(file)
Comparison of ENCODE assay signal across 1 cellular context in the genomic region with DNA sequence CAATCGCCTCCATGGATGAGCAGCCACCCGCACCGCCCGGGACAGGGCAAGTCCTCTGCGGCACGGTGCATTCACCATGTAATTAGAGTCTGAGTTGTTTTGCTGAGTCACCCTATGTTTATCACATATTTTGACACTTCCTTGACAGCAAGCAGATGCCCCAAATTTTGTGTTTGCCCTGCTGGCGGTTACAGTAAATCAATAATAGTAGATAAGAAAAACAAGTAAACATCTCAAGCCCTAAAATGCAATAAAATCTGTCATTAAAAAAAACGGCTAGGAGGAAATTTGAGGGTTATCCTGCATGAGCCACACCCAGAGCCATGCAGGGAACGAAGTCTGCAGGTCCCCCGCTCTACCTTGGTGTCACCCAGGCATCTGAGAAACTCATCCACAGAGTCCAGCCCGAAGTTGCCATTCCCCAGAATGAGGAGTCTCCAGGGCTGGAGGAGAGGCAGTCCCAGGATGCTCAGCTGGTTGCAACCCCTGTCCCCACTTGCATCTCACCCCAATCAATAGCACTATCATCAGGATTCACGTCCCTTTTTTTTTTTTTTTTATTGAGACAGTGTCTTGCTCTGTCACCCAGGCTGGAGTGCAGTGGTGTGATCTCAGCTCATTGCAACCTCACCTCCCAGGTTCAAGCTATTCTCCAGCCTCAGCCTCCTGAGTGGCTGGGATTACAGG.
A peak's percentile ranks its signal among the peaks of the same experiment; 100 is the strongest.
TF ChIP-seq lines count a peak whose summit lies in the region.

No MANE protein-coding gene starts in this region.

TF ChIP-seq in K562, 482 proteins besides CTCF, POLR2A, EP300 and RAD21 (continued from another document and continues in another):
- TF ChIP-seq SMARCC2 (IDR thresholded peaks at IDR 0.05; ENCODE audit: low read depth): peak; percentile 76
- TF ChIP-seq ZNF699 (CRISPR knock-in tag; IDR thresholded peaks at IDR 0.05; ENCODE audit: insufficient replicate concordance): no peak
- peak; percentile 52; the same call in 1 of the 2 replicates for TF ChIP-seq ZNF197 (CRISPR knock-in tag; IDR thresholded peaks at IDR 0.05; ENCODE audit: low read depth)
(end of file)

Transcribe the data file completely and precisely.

Comparison of ENCODE assay signal across 1 cellular context in the genomic region with DNA sequence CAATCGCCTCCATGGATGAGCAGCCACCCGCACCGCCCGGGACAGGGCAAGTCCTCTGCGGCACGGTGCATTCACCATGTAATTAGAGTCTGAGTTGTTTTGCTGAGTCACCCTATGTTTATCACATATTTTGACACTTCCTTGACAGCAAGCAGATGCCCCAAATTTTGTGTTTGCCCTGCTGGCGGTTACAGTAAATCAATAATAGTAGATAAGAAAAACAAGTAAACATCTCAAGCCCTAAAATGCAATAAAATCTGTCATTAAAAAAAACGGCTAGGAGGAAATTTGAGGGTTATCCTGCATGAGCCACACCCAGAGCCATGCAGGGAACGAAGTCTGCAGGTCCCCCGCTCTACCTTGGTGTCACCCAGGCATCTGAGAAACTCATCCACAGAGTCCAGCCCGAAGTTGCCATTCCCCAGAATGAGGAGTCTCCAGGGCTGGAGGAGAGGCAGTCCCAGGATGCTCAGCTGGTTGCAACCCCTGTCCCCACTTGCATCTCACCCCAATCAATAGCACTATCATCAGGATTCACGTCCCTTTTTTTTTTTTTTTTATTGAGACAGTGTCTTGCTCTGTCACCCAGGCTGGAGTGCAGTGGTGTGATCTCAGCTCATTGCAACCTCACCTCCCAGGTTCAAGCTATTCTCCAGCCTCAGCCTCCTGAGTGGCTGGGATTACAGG.
A peak's percentile ranks its signal among the peaks of the same experiment; 100 is the strongest.
TF ChIP-seq lines count a peak whose summit lies in the region.

No MANE protein-coding gene starts in this region.

TF ChIP-seq in K562, 482 proteins besides CTCF, POLR2A, EP300 and RAD21 (continued from another document and continues in another):
- TF ChIP-seq SMARCC2 (IDR thresholded peaks at IDR 0.05; ENCODE audit: low read depth): peak; percentile 76
- TF ChIP-seq ZNF699 (CRISPR knock-in tag; IDR thresholded peaks at IDR 0.05; ENCODE audit: insufficient replicate concordance): no peak
- peak; percentile 52; the same call in 1 of the 2 replicates for TF ChIP-seq ZNF197 (CRISPR knock-in tag; IDR thresholded peaks at IDR 0.05; ENCODE audit: low read depth)